We have done extensive research using catalysis in flow, both by flowing the catalyst with the reactants1 or by supporting a catalyst inside of the flow reactor (called a packed-bed reactor) and pass the reactants through it. An example of the latter is shown here where we have supported one of our group’s highly reactive Pd ‘PEPPSI’ catalysts that is supported on silica and packed into a bed to enable flowed cross-coupling chemistry to take place.2
Figure 2. Silica-supported Pd catalyst reactor bed through which cross-coupling reactions are flowed.
We have also invented the use of metal-film-catalyzed organic synthesis using microwave irradiation to promote a wide variety of chemical including films made out of gold, silver, platinum, palladium, and others. A sample Pd-nanoparticle film is depicted in Figure 3.
Figure 3. Pd-nanoparticle film that coats reactor wall and catalyses organic reactions.
As only small reactor volumes are present at any point in time, an area that flow chemistry can make a major impact on is the chemistry of high-reactive, but unstable intermediates. Azides and diazonium salts are incredibly versatile reactive intermediates, but are plagued with a track history of explosions due to their incredibly high reactivity. We have made advances in the flow chemistry of both azides4 and diazonium salts (See Scheme 1).5
Scheme 1. Three-step diazotization, iodide-capture, Sonogashira cross-coupling.
The broad, multi-disciplinary program area in our group has both synthetic chemists from the Faculty of Science and chemical and computer engineers from the Faculty of Engineering. We collaborate with a large number of companies and our students and post-docs have spent time in the labs of the industrial partner.
Representative Publications (see full list of publication for all manuscripts):
1. Comer, E.; Organ, M. G. J. Am. Chem. Soc. 2005, 127, 8160-8167
2. Price, G. A.; Bogdan, A. R.; Aguirre, A. L.; Iwai, T.; Djuric, S. W.; Organ, M. G. Catalysis Science & Technology 2016, 6, 4733 – 4742
3. Shore, G.; Organ, M. G. Chem. Eur. J. 2008, 14, 9641-9646; Shore, G.; Morin, S.; Organ, M. G. Angew. Chem. Int. Ed. 2006, 45, 2761-2766.
4. Teci, M.; Tilley, M.; McGuire, M. A.; Organ, M. G. Org. Proc. Dev. Res. 2016, 20. ASAP; Painter, T. O.;Thornton, P. D.; Orestano, M.; Santini, C.; Organ, M. G.; Aubé, Chem. Eur. J. 2011, 17, 9595-9598.
5. Teci, M.; Tilley, M.; McGuire, M. A.; Organ, M. G. Chem. Eur. J. 2016, 22. Nalivela, K. S.; Tilley, M.; McGuire, M. A.; Organ, M. G. Chem. Eur. J. 2014, 20, 6603-6607.
Research in this area is targeted at the discovery of molecules to be used as therapeutics in the treatment of infectious disease in collaboration with Professor Eric Brown’s group in the Department of Biochemistry and the Michael G. Degroote Institute for Infectious Disease Research at McMaster University.
“Drug combinations are valuable tools for studying biological systems. Although much attention has been given to synergistic interactions in revealing connections between cellular processes, antagonistic interactions can also have tremendous value in elucidating genetic networks and mechanisms of drug action.” The Brown group has exploited the power of antagonism in a high-throughput screen for molecules that suppress the activity of targocil, an inhibitor of the wall teichoic acid (WTA) flippase in Staphylococcus aureus. “Well-characterized antagonism within the WTA biosynthetic pathway indicated that early steps would be sensitive to this screen; however, broader interactions with cell wall biogenesis components suggested that it might capture additional targets. A chemical screening effort using this approach identified clomiphene, a widely used fertility drug, as one such compound. Mechanistic characterization revealed the target was the undecaprenyl diphosphate synthase, an enzyme that catalyzes the synthesis of a polyisoprenoid essential for both peptidoglycan and WTA synthesis. The work sheds light on mechanisms contributing to the observed suppressive interactions of clomiphene and in turn reveals aspects of the biology that underlie cell wall synthesis in S. aureus. Further, this effort highlights the utility of antagonistic interactions both in high-throughput screening and in compound mode of action studies. Importantly, clomiphene represents a lead for antibacterial drug discovery.”1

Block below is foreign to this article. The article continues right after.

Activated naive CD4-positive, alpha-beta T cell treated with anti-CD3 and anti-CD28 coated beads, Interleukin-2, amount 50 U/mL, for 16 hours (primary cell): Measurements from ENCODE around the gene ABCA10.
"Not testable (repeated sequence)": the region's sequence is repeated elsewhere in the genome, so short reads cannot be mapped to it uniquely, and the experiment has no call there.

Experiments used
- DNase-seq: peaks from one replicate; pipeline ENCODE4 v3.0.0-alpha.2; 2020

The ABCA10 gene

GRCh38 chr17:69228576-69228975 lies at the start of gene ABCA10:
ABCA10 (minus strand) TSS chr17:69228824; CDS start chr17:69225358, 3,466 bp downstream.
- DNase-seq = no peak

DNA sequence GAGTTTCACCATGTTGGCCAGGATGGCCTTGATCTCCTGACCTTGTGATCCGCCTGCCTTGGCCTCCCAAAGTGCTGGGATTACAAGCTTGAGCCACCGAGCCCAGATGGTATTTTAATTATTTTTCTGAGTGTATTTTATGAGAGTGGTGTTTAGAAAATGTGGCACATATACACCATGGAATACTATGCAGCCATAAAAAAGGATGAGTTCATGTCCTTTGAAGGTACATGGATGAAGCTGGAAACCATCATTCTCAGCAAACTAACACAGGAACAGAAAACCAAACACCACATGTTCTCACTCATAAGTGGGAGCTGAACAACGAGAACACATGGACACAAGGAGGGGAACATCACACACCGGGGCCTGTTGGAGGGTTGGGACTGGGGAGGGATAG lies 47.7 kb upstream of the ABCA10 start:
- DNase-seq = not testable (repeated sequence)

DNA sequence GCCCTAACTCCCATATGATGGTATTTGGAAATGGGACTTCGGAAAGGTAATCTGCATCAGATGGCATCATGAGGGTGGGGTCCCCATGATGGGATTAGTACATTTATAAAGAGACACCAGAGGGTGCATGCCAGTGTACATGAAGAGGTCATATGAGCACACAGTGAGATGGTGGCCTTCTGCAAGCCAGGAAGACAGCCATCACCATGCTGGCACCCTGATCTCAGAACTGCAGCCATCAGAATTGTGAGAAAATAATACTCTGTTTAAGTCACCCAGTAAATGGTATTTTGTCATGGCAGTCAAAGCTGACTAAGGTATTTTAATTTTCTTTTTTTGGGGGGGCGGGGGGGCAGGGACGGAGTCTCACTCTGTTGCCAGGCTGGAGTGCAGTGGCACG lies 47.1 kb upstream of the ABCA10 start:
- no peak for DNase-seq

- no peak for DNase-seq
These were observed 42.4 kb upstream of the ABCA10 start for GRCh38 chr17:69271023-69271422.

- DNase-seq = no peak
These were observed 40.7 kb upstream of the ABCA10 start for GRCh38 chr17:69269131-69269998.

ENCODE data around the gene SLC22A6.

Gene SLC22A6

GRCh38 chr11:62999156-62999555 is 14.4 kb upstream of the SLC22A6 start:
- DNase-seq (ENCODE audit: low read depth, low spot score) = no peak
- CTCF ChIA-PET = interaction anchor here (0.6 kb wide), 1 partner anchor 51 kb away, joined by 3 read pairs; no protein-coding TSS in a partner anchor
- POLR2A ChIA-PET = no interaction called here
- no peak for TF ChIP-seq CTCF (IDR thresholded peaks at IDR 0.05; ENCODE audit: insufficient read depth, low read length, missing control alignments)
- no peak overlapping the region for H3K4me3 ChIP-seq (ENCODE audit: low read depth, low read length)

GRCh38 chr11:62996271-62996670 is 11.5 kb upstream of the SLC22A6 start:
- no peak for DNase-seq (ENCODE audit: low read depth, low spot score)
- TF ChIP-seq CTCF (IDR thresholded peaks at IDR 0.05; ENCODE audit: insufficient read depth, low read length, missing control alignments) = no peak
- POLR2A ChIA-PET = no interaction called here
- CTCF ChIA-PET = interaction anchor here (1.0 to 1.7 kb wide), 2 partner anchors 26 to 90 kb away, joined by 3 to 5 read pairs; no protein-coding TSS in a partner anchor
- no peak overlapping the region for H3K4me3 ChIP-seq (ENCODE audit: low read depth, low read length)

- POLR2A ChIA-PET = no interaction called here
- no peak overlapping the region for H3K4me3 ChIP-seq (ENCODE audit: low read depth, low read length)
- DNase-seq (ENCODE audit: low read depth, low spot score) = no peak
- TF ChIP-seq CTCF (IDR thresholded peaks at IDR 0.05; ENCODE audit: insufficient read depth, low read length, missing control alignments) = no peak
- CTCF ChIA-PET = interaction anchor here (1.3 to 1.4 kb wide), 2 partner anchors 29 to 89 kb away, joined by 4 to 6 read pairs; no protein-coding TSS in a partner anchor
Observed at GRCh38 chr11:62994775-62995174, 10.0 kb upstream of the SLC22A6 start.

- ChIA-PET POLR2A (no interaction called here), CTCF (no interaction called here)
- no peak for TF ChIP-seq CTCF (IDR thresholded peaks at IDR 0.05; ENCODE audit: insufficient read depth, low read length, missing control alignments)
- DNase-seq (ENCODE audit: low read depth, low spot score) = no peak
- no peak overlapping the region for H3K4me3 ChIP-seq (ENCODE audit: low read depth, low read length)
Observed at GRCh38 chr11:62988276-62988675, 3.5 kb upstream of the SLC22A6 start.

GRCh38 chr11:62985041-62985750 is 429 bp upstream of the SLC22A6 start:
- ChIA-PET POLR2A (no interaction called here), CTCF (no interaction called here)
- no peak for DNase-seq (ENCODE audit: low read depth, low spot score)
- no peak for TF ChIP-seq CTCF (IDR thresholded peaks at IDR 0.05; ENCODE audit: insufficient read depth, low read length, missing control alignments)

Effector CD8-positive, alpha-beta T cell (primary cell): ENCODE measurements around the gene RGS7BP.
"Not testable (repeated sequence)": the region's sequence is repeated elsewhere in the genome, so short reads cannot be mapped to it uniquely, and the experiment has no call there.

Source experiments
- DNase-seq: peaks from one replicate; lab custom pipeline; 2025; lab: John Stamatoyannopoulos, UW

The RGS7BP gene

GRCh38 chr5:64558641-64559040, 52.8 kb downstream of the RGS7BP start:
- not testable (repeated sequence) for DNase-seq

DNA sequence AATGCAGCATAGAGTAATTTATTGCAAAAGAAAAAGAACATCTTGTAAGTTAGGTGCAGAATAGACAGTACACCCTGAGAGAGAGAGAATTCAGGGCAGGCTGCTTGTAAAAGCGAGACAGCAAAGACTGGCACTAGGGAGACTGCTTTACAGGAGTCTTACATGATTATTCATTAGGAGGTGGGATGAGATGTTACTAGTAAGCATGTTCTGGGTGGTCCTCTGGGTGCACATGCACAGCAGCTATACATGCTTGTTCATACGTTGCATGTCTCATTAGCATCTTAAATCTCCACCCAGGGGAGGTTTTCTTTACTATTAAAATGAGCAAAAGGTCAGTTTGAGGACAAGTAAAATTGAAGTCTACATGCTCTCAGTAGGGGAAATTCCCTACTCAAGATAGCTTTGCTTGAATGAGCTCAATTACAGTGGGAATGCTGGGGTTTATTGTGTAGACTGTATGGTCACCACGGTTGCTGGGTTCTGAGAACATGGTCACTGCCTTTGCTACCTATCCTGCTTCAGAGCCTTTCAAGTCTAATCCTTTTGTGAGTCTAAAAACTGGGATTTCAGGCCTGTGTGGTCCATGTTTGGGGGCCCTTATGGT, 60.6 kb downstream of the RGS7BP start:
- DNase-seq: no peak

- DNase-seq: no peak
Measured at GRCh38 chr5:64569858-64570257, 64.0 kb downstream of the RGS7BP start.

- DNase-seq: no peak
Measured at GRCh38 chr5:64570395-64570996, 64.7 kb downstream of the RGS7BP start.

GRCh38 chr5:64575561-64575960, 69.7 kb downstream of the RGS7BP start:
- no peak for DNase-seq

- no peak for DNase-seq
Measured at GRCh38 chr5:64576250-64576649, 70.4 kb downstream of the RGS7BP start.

Professor Brown’s group has uncovered three molecules that effectively inhibit undecaprenyl diphosphate synthase, Chlomiphene, Tarocil, and Ticlopidine (Figure 1).
Figure 1. Structures of the three lead candidates, Chlomiphene, Tarocil, and Ticlopidine, which are inhibitors of undecaprenyl diphosphate synthase.
The crystal structures of the target enzyme with Chlomiphene bound is shown in Figure 2.
Figure 2. Crystal structure of clomiphene bound to E. coli UppS (PDB ID 5CQJ).
(A) Clomiphene (magenta) binds in the hydrophobic channel linking binding sites 1 (above image) and 4 (below image). The gray colored region in the ligand indicates atoms unresolved in the electron density and omitted from refinement. (B) Comparison of clomiphene binding position with substrate and inhibitor. Clomiphene (magenta) binds in the hydrophobic channel linking binding sites 1 and 4. The binding position overlaps with the binding of FPP in sites 1 and 4 (substrate, white, PDB ID code 1V7U) and high affinity bisphosphonate inhibitor in site 4 (yellow, PDB ID code 2E98). (Figure is taken from www.pnas.org/cgi/doi/10.1073/pnas.1511751112)
Together with Professor Brown’s team, we are preparing analogues of Chlomiphene, Tarocil, and Ticlopidine to improve their efficacy, while at the same time improve their adsorption, distribution, metabolism, and excretion (ADME) properties in the body.
1. Farha, M. A.; Czarny, T. L.; Myers, C. L.; Worrall, L. J.; French, S.; Conrady, D. G.; Wang, Y.; Oldfield, E.; Strynadka, N. C. J.; Brown, E. D. PNAS 2015, 11048–11053.